Way back in February . . .

by @jehiah on 2008-08-25 14:09UTC
Filed under: All , Programming , mobile , Trains , iPhone

Back in February 2008, I became fed up with the way Long Island Railroad (LIRR) train schedules were listed online. For some reason I didn’t just get frustrated, but I tried to do something about it.

Starting in March I began republishing LIRR schedules in the format I wanted them in. I had a few simple goals, and yes, creating a simpler schedule was one of them.

I wanted:

  • list of the next trains for today whatever day that may be
  • to show only the specific schedules for a trip between two stations
  • plainly labeled “peak” and “offpeak” trains
  • easy readable URLs to remember or bookmark
  • simple pages (that also worked well on mobile devices)
  • no ads

That was pretty much it, and in March 08 I launched thenexttrain.com with LIRR Schedules.

I met my goal of showing just the next few trains. I decided to show just a few minutes into the past, enough to see if you just missed a train or to see if it’s late, and just a few hours into the future to see what is coming. If you check at 1pm you see the trains from 12:45pm to 6pm. No need to figure out if you should look at the holiday schedule, or of you are on the old or new schedule or any of that.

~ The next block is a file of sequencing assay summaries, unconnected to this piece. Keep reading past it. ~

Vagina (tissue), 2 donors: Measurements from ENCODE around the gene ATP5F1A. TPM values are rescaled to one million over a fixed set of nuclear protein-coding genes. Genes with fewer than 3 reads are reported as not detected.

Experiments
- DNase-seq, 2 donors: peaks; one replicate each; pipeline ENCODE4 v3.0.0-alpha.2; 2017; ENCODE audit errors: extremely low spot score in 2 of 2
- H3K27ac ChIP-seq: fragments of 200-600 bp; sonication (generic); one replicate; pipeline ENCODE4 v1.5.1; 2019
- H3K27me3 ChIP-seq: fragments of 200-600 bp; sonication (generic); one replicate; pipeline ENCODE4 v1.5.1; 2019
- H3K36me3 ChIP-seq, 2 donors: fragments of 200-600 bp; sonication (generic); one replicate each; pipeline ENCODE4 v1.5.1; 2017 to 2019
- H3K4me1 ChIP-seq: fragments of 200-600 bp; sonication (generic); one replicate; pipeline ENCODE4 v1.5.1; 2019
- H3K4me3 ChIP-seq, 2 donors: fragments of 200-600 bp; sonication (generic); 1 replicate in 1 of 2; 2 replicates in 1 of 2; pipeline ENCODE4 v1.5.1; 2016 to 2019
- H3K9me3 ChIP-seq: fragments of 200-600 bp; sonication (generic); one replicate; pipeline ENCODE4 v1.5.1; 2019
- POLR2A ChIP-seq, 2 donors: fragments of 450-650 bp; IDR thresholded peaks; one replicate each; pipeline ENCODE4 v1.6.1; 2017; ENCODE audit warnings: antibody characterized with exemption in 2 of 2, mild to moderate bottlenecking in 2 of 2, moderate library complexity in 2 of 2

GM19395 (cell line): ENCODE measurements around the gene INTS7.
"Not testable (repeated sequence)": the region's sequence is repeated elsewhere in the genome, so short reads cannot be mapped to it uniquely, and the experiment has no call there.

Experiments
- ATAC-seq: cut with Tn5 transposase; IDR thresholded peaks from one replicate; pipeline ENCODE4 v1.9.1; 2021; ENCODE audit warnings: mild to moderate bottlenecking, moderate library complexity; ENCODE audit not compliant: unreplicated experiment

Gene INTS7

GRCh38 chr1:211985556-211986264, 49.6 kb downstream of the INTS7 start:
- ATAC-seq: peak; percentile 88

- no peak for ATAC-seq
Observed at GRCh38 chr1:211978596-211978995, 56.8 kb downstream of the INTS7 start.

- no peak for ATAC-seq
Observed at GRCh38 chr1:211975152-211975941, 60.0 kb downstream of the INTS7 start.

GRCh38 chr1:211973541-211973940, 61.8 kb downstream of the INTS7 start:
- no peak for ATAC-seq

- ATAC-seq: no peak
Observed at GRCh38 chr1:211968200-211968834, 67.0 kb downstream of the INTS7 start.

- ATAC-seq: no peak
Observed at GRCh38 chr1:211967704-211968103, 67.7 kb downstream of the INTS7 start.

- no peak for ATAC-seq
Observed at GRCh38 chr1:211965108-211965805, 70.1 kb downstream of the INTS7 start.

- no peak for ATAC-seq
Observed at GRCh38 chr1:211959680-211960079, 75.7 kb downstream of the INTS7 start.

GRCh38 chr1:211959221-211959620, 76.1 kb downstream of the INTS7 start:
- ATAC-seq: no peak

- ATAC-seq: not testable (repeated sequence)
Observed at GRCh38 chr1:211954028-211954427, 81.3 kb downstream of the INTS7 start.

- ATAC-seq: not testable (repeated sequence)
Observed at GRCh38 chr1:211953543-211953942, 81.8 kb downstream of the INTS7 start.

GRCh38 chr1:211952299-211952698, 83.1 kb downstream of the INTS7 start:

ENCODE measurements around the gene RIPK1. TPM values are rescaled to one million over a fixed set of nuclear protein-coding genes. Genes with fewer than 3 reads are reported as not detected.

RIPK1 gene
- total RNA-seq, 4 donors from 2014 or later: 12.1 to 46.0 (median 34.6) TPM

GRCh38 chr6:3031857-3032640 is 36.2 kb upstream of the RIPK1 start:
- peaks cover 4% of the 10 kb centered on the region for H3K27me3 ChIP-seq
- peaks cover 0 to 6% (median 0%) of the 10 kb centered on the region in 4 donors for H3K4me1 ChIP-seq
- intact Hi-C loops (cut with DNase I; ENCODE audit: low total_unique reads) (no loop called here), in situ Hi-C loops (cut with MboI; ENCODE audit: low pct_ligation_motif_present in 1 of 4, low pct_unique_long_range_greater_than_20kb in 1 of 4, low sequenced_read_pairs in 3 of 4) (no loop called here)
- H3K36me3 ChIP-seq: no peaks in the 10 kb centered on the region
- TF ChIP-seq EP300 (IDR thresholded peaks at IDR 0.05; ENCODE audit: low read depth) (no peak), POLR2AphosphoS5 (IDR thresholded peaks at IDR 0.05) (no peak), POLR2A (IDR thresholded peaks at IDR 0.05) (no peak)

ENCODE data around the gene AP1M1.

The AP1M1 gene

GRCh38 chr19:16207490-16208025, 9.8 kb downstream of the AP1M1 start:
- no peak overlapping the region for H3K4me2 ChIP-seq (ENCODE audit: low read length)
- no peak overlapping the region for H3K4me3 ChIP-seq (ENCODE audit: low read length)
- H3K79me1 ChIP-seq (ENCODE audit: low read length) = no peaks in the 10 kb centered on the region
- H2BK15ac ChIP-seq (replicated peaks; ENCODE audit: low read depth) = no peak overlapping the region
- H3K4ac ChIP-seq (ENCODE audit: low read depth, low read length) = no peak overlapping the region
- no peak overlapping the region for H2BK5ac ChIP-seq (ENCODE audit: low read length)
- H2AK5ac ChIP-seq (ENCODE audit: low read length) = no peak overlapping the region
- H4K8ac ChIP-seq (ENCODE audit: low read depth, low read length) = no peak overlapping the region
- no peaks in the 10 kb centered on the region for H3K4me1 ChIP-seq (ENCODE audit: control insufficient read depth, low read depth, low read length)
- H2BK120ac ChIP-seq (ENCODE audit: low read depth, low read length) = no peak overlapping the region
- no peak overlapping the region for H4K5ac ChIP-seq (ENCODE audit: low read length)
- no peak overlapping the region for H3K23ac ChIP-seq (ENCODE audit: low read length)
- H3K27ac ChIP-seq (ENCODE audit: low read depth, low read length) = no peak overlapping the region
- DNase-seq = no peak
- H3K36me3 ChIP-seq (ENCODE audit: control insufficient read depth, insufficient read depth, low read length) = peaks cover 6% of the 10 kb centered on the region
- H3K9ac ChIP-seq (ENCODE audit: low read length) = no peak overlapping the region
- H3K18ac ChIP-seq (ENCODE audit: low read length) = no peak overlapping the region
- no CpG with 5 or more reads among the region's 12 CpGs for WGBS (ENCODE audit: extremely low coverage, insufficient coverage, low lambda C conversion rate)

The urls are about as clear as it gets
If you can’t understand from those urls what the page contains, well… you might be beyond hope.

As for no ads, there are none. There are no ads. I am continually amazed at how anyone can find the train schedules and navigate pages that look like this

So needless to say, I met my goals.

I decided not to stop there (with LIRR schedules) I got excited and by July I was re-publishing schedules for LIRR, Path, Caltrain, BART, SEPTA, and MARC trains.

And now I’ve taken it one step further. Now schedules for almost all of those agencies are available as an application for offline use on the iPhone and iPod touch. They are for sale in the iTunes App Store. In addition I am releasing schedules for VRE, UTA and MBTA with associated applications, bringing the total number of agencies covered to 9.

That equates to listings for over 35 thousand departures daily from 591 different stations.

As commuter trains become more popular and their ridership increases, their schedules should also increase in frequency, and that is good (not only for the environment, but also for ease of travel). It’s my hope that easy access to train schedules will help ridership to grow, and in turn help bring that change about.

I’m not the only bringing this change about. Some other great applications are out there for the iPhone too!

iPhone + theNextTrain = Schedules in your Pocket
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